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South Korea

Review: Netflix’s “D.P.” Offers Stirring Take on Hazing and Desertion in South Korea’s Army

Starring Jung Hae-in, "D.P." continues Netflix's investment in socially aware Korean shows with a harsh and realistic look at South Korea’s military.

By , 28 Aug 21 07:01 GMT
Courtesy of Netflix.

With almost no exceptions, South Korean males must perform at least 18 months of military service between the ages of 18 and 28. This is no walk in the park: pay is extremely low, living conditions are spartan, and hazing is rampant. Netflix’s new series D.P. (short for “Deserter Pursuit”) explores these harsh realities of Korean military life with a degree of realism previously unseen in K-media. The show is highly accessible—filled with compelling characters and suspense—and represents another victory for Netflix’s recent foray into socially conscious Korean content.

Adapted from a popular webtoon, D.P. follows the experiences of a young man named Ahn Jun-ho (played by Jung Hae-in). Upon conscription to the South Korean Army, Ahn gets assigned to a military police unit. He’s a strong, silent type with a streak of hidden intelligence—qualities which attract the attention of a senior noncommissioned officer who runs a special “D.P.” detachment that’s responsible for catching soldiers who desert.

Because it provides an excuse to leave the regimented life of a military base in order to pursue deserters, becoming a D.P. is usually a plum assignment reserved for those with privileged family connections. Despite coming from a more indigent background, Ahn gets selected as a D.P. on the basis of his merits—but soon discovers that the role isn’t all butterflies and rainbows.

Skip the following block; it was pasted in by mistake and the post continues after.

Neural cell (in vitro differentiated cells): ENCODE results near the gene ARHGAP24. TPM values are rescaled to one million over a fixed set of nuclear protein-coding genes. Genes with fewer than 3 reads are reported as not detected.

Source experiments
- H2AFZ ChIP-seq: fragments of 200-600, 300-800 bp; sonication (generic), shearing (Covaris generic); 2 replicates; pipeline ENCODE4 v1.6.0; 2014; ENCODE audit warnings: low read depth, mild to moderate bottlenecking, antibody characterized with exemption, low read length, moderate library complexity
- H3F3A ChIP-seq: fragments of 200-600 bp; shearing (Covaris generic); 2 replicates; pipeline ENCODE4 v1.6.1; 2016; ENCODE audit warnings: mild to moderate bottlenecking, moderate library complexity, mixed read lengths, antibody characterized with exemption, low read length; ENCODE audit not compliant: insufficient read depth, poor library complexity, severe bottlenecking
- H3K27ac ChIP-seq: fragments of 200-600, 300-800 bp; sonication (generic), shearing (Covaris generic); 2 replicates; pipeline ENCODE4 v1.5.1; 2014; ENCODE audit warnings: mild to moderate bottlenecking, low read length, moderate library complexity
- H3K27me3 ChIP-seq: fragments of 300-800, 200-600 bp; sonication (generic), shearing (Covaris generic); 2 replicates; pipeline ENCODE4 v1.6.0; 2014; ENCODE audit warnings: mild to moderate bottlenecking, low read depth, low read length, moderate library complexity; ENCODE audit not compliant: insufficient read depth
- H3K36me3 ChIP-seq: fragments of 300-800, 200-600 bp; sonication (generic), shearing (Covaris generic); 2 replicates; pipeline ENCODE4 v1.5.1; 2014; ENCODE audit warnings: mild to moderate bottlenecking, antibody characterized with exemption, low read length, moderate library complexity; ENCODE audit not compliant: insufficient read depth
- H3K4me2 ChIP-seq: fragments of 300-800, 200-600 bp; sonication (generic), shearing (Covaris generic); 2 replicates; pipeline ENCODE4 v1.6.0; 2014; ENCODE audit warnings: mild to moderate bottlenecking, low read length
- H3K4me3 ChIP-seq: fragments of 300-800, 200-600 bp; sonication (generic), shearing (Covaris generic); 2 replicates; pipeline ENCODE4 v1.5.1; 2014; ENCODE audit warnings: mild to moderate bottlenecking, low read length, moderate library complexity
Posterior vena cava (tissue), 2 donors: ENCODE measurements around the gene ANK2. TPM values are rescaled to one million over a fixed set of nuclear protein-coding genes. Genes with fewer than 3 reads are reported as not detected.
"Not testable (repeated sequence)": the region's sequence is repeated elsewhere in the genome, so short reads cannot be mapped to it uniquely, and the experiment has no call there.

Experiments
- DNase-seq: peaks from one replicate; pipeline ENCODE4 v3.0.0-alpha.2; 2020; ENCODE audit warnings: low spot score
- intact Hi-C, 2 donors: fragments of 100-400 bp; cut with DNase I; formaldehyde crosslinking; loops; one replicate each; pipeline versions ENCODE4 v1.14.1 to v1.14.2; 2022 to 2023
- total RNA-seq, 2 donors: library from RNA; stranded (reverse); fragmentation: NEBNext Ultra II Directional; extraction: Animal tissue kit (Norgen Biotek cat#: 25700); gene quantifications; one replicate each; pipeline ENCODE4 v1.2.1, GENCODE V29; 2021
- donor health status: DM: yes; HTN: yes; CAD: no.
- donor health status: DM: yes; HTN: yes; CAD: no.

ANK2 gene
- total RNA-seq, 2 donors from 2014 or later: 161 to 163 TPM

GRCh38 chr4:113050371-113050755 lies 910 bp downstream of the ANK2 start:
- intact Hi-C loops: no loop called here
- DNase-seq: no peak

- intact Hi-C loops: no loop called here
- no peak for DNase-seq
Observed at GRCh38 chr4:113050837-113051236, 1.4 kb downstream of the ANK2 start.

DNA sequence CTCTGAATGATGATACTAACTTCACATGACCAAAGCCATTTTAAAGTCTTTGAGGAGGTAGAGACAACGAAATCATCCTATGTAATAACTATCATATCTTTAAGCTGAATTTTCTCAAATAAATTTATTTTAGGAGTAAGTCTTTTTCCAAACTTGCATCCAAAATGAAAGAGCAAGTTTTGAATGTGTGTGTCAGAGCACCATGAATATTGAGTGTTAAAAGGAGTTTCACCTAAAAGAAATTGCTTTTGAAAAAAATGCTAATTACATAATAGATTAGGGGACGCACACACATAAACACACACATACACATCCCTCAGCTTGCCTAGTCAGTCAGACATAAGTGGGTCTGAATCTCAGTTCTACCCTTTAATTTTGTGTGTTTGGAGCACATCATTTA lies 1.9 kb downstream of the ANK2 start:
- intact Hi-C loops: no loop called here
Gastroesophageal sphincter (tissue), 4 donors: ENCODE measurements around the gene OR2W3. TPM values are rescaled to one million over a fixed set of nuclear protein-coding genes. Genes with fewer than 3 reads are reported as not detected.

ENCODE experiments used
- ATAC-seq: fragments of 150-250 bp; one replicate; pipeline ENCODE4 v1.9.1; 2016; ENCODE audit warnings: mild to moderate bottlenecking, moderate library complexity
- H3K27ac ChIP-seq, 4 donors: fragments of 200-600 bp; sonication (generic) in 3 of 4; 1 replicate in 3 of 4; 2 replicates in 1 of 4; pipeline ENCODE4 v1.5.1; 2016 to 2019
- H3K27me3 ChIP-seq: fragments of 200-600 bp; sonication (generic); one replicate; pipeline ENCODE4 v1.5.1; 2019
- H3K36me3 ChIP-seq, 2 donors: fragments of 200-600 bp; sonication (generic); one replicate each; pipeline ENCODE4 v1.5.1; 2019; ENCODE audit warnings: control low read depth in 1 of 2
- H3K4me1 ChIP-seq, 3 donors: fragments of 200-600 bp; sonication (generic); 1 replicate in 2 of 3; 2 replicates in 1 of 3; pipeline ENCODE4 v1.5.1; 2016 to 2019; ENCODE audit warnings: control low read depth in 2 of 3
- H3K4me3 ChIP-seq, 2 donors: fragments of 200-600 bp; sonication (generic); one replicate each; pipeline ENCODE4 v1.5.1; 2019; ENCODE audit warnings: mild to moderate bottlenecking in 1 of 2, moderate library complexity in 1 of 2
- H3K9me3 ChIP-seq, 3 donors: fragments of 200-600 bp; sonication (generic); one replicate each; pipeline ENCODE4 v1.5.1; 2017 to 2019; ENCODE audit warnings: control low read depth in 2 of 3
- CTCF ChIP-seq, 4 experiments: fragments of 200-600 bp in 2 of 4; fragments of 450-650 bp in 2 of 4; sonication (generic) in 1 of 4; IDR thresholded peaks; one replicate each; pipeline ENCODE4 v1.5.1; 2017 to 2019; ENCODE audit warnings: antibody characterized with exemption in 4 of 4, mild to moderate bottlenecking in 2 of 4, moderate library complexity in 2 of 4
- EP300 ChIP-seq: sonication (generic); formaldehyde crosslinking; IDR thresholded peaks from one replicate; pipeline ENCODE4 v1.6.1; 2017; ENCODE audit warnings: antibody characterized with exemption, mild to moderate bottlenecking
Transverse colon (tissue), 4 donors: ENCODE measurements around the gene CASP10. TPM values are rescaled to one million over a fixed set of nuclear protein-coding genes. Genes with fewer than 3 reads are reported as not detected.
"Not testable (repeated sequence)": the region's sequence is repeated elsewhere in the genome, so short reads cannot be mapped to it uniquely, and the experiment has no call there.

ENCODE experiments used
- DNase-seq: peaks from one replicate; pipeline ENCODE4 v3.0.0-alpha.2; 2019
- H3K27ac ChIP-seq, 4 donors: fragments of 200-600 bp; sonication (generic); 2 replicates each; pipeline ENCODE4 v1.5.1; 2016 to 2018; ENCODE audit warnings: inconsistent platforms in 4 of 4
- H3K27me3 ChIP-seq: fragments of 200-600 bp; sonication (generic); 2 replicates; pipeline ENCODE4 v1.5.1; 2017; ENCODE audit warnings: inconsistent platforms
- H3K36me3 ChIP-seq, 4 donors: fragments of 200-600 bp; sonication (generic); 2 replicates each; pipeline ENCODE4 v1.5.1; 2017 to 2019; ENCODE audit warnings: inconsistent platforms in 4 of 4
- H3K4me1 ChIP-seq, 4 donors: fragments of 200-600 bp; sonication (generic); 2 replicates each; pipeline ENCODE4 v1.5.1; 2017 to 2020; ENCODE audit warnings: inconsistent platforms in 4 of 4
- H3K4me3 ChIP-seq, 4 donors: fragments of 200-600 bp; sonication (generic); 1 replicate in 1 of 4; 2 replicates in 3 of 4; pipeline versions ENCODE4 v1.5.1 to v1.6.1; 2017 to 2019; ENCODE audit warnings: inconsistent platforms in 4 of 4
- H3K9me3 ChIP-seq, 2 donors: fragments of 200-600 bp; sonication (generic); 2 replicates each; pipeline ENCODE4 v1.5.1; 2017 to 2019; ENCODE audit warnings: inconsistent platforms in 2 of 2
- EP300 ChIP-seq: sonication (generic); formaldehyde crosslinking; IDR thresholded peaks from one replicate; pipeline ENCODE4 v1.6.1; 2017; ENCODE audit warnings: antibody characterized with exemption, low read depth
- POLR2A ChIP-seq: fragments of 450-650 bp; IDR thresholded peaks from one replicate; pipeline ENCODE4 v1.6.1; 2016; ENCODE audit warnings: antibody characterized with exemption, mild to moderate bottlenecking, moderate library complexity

Courtesy of Netflix.

In order to catch deserters, Ahn learns from his assigned partner Han Ho-yeol (Koo Gyo-hwan), you need to think like them, and empathize with them—and that’s exactly what D.P. itself helps audiences do. Each of the series’ six episodes involves the pair chasing a different deserter, and learning more about the circumstances behind that desertion. The episodes build upon each other in a serialized manner, successively revealing more about the backgrounds and traumas of Ahn, Han, and others in their immediate unit. A realistic and damning portrait of the South Korean military emerges along the way.

As D.P. reveals, South Korea’s conscripts frequently encounter abuse, and must contend with rigid hierarchies more intense than those of most Western militaries. The status of conscripts depends on when they entered the army; juniors must obey seniors at all costs, regardless of abilities or age. This creates a dynamic that encourages physical and psychological abuse from seniors to juniors. Over the decades, reports of different hazing techniques emerge at a regular clip—regular slaps and kicks, shaving with a cleaver, eating cigarettes, inflicting burns with a heated spoon, and so forth. In an infamous 2014 incident, a 20 year-old conscript died after comrades beat him while force-feeding him frozen food. D.P. holds nothing back when depicting bullying, and draws directly from many of these examples. Through this, the series makes it brutally apparent why many South Korean conscripts may think of going AWOL.